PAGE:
Oral vs. Intravenous Proton Pump Inhibitors in Patients with Peptic Ulcer Bleeding

A recent meta-analysis indicates treatment with oral proton pump inhibitors (PPIs) produces outcomes similar to those obtained with treatment with intravenous PPIs in patients with peptic ulcer bleeding.

A recent meta-analysis indicates treatment with oral proton pump inhibitors (PPIs) produces outcomes similar to those obtained with treatment with intravenous PPIs in patients with peptic ulcer bleeding.

Although there have been several trials that compared head-to-head efficacy of oral and intravenous PPIs in peptic ulcer bleeding, they have involved relatively small numbers of patients and have featured “variations in entry criteria on bleeding stigmata, treatment responses between oral and intravenous PPIs, and time of outcome measures.”

To gain a clearer picture of the relative efficacy of these two forms of PPIs in this patient population, the authors of “Meta-analysis: Comparison of Oral vs. Intravenous Proton Pump Inhibitors in Patients with Peptic Ulcer Bleeding,” published in Alimentary Pharmacology & Therapeutics, conducted a literature search and identified six randomized controlled trials involving patients with peptic ulcer bleeding who received endoscopic therapy and were treated with either oral or intravenous PPIs. To be included in this study, trials had to report at least one of the following outcomes: recurrent bleeding, surgical intervention, or mortality.

The six studies included a total of 615 patients who were randomized to receive oral PPIs (n = 302) vs. intravenous PPIs (n = 313). The mean age of patients enrolled in the studies was 60 years, and 437 of the 615 patients were male (71%).

The authors reported that patients “showed a wide range of bleeding stigmata, including clean base ulcer (26%), flat/red spot (8%), adherent clot (19%), nonbleeding vessel (14%), visible vessel (10%), and active bleeding, including spurting and oozing vessel (23%).”

All patients received endoscopic procedures within 24 hours of admission for peptic ulcer bleeding. Patients received intravenous PPIs in the first three days following treatment, and then oral PPIs for 1-2 months after. In two trials, patients received twice-daily 40 mg doses of intravenous PPI; in the other four trials, patients received “high-dose” infusions of 80 mg once per day. Reported PPIs used included pantoprazole, omeprazole, rabeprazole, and lansoprazole.

In terms of primary outcomes, the authors wrote that “All trials reported recurrent bleeding. Heterogeneity among the trials was not statistically significant (P = 0.90) and the combined result showed no significant difference on the recurrent bleeding between the oral (8.6%) and intravenous (9.3%) PPIs groups (RR: 0.92, 95% CI: 0.56—1.50).”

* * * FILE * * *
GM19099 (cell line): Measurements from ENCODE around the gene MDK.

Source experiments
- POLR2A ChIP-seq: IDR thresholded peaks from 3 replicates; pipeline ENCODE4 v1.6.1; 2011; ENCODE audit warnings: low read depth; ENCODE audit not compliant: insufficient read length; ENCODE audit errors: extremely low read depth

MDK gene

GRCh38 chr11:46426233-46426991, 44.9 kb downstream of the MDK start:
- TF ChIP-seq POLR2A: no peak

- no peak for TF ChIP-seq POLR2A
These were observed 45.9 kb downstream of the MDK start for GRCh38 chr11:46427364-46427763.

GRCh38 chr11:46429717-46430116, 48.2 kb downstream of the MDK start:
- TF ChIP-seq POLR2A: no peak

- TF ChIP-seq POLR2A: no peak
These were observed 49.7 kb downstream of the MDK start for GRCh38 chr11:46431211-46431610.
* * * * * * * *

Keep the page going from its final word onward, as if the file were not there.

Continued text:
There were no significant differences between oral vs. intravenous PPIs in terms of 15-day and 30-day recurrent bleeding in the trials that reported those outcomes.

Although there were also no significant differences between oral vs. intravenous PPIs in terms of mean volume of blood transfused, requirement of surgical intervention, and all-cause mortality, the researchers did find that patients who received treatment with oral PPIs spent significantly less time in the hospital compared with patients who received intravenous PPIs (−0.74 day, 95% CI: −1.10 day to −0.39 day).

Analysis of data from trials in which patients receive high-dose intravenous PPIs (80 mg intravenous bolus PPIs and 8 mg/h infusion) revealed no statistically significant difference in terms of recurrent bleeding, volume of blood transfused, length of hospital stay, and all-cause mortality.

In their discussion of these results, the authors wrote that “Intravenous PPIs showed no distinct advantage over the oral PPIs in terms of recurrent bleeding, volume of blood transfused, requirement of surgery, and overall mortality but extended hospital stay for intravenous infusion of medication.”

The authors concluded that, although this study “demonstrates that oral PPIs have similar clinical effectiveness,” these findings are limited by insufficient sample size. They recommend conducting a larger double-blinded controlled trial to confirm the non-inferior effectiveness of oral PPIs. In the meantime, they feel “it is worth considering a shorter term of IV PPIs with early conversion oral PPIs for those without the high risk of bleeding stigmata, so that patients can be discharged earlier after endoscopy.”